Effectiveness of Bone Marrow Transplant in Suppressing HIV Creates Hope for Gene-Therapy Strategies in Treating Virus, Wall Street Journal Reports
The Wall Street Journal on Friday examined the case of an HIV-positive person who underwent a bone marrow transplant to treat leukemia and who has had undetectable HIV viral loads for almost two years. The procedure -- performed by German hematologist Gero Hutter of Berlin's Charite Medical University on a 42-year-old American living in the city -- "is stirring new hope that gene-therapy strategies on the far edges of AIDS research might someday cure the disease," the Journal reports.
For the procedure, Hutter, who is not an HIV/AIDS specialist, replaced the patient's bone marrow cells with those from a donor with a naturally occurring gene mutation that provides immunity to almost all strains of HIV by preventing the CCR5 molecule from appearing on the surface of cells. According to the Journal, about 1% of Europeans, and even more in northern Europe, inherit the CCR5 mutation from both parents, and people of African, Asian and South American descent almost never carry it. Of 80 compatible blood donors living in Germany, Hutter's colleague Daniel Nowak found one who had inherited the mutation from both parents on the 61st sample he tested. According to the Journal, because immune-system cells are created in bone marrow, "transplanting mutant bone-marrow cells would render the patient immune to HIV into perpetuity, at least in theory."
The Journal reports that prior to the transplant, Hutter administered a standard regimen of powerful drugs and radiation to kill the patient's bone marrow cells and many immune-system cells, which may have helped the treatment succeed because the procedure killed many cells that harbor HIV. Transplant specialists then ordered the patient to stop taking his antiretroviral drugs when they transfused the donor cells because they were concerned that the drugs might undermine the cells' ability to survive in their new host. Although the plan was to resume the antiretroviral regimen once HIV re-emerged in the patient's blood, more than 600 days later, standard tests have not detected HIV in his blood, or in brain and rectal tissues where the virus often hides.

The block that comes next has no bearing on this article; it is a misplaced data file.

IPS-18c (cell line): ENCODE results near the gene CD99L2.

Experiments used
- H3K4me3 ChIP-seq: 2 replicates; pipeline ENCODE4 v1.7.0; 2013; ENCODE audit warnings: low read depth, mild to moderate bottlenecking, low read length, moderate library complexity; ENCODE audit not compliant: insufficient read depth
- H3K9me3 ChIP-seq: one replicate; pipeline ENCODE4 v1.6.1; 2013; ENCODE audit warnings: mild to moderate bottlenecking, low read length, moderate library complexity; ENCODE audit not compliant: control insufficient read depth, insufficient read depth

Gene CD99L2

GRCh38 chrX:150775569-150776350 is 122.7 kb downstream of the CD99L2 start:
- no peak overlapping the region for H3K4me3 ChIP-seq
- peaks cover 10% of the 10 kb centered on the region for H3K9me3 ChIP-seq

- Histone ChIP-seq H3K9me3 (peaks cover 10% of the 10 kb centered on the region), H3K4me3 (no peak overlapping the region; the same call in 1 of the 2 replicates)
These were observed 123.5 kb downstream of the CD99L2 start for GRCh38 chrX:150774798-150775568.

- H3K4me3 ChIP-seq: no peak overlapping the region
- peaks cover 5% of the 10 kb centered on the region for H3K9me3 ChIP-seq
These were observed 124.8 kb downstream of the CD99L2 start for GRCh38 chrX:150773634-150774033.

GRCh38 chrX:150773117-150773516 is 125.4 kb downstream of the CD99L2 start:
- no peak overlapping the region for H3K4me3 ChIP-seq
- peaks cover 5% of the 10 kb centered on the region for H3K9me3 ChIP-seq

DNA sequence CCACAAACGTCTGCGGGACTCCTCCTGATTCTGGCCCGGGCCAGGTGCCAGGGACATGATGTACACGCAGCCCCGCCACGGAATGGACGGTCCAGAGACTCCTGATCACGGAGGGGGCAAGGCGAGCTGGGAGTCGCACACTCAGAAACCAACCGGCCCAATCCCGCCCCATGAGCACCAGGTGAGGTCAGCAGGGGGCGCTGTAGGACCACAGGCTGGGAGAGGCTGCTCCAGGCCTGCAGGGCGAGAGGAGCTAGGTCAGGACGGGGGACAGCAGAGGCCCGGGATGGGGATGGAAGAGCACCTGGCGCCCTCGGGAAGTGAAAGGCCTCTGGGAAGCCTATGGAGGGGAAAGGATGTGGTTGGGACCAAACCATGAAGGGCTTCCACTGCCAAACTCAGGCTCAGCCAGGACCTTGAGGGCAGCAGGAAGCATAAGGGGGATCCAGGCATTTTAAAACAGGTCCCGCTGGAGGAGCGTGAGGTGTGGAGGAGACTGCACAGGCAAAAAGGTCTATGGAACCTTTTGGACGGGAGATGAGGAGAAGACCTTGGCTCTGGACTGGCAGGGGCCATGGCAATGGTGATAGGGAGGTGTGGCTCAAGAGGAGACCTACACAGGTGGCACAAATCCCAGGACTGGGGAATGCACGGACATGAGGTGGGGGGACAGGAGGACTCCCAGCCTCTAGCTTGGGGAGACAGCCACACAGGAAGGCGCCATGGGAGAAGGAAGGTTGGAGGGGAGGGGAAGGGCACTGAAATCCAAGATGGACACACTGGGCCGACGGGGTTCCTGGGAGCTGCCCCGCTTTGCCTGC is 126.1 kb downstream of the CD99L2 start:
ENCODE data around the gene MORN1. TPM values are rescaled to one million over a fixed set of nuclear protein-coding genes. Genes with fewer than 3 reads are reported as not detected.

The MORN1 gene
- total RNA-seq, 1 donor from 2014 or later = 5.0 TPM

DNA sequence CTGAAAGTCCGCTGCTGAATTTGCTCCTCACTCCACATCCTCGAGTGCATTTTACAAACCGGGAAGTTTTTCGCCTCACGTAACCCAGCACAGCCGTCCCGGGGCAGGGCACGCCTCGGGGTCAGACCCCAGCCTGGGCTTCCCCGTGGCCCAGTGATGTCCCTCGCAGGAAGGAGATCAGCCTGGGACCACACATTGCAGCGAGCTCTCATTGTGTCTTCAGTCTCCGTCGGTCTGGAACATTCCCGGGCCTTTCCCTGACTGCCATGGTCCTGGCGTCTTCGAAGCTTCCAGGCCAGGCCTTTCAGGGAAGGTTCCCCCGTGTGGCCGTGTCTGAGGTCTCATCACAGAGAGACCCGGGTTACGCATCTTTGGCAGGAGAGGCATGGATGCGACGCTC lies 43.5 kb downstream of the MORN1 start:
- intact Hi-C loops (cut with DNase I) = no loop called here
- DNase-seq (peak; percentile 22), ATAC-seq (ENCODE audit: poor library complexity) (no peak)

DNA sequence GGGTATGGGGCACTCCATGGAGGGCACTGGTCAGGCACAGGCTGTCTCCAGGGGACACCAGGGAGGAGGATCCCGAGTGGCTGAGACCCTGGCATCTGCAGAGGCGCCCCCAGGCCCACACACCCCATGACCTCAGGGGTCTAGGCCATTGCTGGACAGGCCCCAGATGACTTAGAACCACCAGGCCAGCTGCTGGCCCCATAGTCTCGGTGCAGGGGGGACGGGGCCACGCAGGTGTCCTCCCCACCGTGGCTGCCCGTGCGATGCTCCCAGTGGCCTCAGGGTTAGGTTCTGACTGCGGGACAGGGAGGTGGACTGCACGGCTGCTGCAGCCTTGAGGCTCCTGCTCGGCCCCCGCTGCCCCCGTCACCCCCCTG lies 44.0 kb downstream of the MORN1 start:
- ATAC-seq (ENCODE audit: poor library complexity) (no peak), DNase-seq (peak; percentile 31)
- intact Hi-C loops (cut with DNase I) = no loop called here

David Baltimore, who won a Nobel prize for his research on tumor viruses, said the case is "a very good sign" and a virtual "proof of principle" for gene-therapy approaches, but he cautioned that it could be a fluke. However, researchers who recently have reviewed the case believe that although it is likely that some HIV remains in the patient, it cannot "ignite a raging infection, most likely because its target cells are invulnerable mutants." According to the Journal, the researchers agreed that the patient is "functionally cured." Nevertheless, research has shown that blocking CCR5 can have fatal consequences, and bone-marrow transplants, which are given only to later-stage cancer patients, can result in death among 30% of patients. The Journal reports that although "scientists are drawing up research protocols to try this approach on other leukemia and lymphoma patients, they know it will never be widely used to treat AIDS because of the mortality risk."
Although re-engineering a patient's own cells through gene therapy could be a safer alternative, such strategies face "daunting technical challenges," the Journal reports. However, several research groups are testing different approach to treating HIV/AIDS, "[e]xpecting that gene therapy will eventually play a major role in medicine" (Schoofs, Wall Street Journal, 11/7).